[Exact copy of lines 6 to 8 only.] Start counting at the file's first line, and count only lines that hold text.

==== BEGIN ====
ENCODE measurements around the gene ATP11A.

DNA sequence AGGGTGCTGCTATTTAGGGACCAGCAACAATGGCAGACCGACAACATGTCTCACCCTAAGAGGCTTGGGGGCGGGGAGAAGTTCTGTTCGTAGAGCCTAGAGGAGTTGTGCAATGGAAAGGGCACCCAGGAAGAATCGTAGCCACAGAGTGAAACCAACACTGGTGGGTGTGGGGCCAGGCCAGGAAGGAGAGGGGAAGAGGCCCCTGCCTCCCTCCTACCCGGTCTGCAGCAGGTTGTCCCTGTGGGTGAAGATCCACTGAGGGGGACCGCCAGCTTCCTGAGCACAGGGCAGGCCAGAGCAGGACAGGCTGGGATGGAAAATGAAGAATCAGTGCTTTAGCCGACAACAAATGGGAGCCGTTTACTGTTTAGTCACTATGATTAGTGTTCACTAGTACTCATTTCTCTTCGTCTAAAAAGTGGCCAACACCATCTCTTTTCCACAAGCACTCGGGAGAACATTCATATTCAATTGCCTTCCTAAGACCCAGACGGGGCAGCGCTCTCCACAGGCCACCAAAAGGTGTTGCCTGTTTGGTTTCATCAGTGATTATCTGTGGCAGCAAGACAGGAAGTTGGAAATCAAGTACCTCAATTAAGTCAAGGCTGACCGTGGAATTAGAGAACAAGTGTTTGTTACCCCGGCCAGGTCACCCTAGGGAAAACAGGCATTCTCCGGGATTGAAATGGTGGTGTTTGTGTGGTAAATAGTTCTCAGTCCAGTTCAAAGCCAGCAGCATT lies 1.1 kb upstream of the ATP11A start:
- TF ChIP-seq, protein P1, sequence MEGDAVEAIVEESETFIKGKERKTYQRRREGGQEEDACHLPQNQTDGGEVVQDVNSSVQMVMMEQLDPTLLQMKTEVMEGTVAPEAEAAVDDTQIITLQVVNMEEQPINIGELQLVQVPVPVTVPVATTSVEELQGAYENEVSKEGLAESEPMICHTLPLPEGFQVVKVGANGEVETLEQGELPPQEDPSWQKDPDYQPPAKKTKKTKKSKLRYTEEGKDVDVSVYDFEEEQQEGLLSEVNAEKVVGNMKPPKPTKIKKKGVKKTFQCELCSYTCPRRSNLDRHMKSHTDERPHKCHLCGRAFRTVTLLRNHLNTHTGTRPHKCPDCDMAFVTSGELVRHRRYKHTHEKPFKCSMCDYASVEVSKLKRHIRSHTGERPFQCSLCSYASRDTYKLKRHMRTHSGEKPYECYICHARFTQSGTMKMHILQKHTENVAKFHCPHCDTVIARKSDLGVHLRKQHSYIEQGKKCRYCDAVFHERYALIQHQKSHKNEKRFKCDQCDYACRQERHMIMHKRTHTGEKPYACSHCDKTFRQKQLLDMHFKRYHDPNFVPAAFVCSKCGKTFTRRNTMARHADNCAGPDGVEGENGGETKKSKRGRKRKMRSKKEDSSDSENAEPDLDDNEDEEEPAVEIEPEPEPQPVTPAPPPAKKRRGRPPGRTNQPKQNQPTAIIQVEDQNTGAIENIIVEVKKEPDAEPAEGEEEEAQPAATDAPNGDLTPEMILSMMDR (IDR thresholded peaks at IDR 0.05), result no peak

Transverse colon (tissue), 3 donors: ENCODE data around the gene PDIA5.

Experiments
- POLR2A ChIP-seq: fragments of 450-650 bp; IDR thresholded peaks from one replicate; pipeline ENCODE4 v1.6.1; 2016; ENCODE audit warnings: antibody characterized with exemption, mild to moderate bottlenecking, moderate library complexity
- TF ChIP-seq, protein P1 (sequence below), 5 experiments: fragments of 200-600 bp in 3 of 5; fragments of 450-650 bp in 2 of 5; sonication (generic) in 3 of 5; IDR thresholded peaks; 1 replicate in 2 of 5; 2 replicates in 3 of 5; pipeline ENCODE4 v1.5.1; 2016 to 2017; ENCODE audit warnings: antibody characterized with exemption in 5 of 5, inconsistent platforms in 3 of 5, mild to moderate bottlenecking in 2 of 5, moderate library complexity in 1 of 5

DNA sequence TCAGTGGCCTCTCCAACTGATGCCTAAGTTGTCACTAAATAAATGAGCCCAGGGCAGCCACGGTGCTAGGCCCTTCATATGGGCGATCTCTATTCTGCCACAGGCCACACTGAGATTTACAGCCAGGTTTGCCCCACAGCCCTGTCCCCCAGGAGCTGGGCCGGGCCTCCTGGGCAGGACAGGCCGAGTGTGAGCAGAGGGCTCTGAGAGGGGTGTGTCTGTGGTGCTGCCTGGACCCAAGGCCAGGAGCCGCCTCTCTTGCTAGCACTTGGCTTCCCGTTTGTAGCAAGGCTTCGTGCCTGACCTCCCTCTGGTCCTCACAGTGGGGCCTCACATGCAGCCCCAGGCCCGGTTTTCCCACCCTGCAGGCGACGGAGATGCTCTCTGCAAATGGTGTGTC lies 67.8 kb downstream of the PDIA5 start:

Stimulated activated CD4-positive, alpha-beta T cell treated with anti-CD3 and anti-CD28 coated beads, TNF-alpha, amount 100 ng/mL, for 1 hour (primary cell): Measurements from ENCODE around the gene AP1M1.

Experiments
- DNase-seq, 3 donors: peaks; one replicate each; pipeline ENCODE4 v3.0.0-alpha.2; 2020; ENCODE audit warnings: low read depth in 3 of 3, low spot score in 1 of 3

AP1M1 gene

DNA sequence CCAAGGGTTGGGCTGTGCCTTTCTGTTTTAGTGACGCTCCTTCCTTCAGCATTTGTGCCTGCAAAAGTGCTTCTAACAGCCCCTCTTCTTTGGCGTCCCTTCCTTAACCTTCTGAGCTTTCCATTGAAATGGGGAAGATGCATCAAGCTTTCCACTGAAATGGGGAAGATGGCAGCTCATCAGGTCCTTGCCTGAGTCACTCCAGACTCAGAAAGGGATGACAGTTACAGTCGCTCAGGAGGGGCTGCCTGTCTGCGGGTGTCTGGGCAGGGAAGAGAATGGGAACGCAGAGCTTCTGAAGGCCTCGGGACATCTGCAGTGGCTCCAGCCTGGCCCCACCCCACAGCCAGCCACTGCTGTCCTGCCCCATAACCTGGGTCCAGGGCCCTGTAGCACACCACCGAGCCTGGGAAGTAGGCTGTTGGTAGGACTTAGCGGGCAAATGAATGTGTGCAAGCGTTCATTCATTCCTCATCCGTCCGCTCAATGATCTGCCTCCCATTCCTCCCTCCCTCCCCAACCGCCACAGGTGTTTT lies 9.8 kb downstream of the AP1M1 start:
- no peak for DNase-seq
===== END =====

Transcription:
- POLR2A ChIP-seq: fragments of 450-650 bp; IDR thresholded peaks from one replicate; pipeline ENCODE4 v1.6.1; 2016; ENCODE audit warnings: antibody characterized with exemption, mild to moderate bottlenecking, moderate library complexity
- TF ChIP-seq, protein P1 (sequence below), 5 experiments: fragments of 200-600 bp in 3 of 5; fragments of 450-650 bp in 2 of 5; sonication (generic) in 3 of 5; IDR thresholded peaks; 1 replicate in 2 of 5; 2 replicates in 3 of 5; pipeline ENCODE4 v1.5.1; 2016 to 2017; ENCODE audit warnings: antibody characterized with exemption in 5 of 5, inconsistent platforms in 3 of 5, mild to moderate bottlenecking in 2 of 5, moderate library complexity in 1 of 5

DNA sequence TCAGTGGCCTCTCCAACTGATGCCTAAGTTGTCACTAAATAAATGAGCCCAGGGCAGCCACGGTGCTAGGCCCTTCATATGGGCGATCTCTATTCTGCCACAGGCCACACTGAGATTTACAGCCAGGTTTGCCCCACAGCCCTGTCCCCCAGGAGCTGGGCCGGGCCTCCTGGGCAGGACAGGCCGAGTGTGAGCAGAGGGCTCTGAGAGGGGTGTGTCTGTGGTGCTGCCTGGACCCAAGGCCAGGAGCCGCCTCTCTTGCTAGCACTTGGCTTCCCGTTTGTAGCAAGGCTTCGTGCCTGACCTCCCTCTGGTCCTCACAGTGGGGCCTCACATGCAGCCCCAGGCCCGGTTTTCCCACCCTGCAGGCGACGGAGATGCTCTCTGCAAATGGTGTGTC lies 67.8 kb downstream of the PDIA5 start: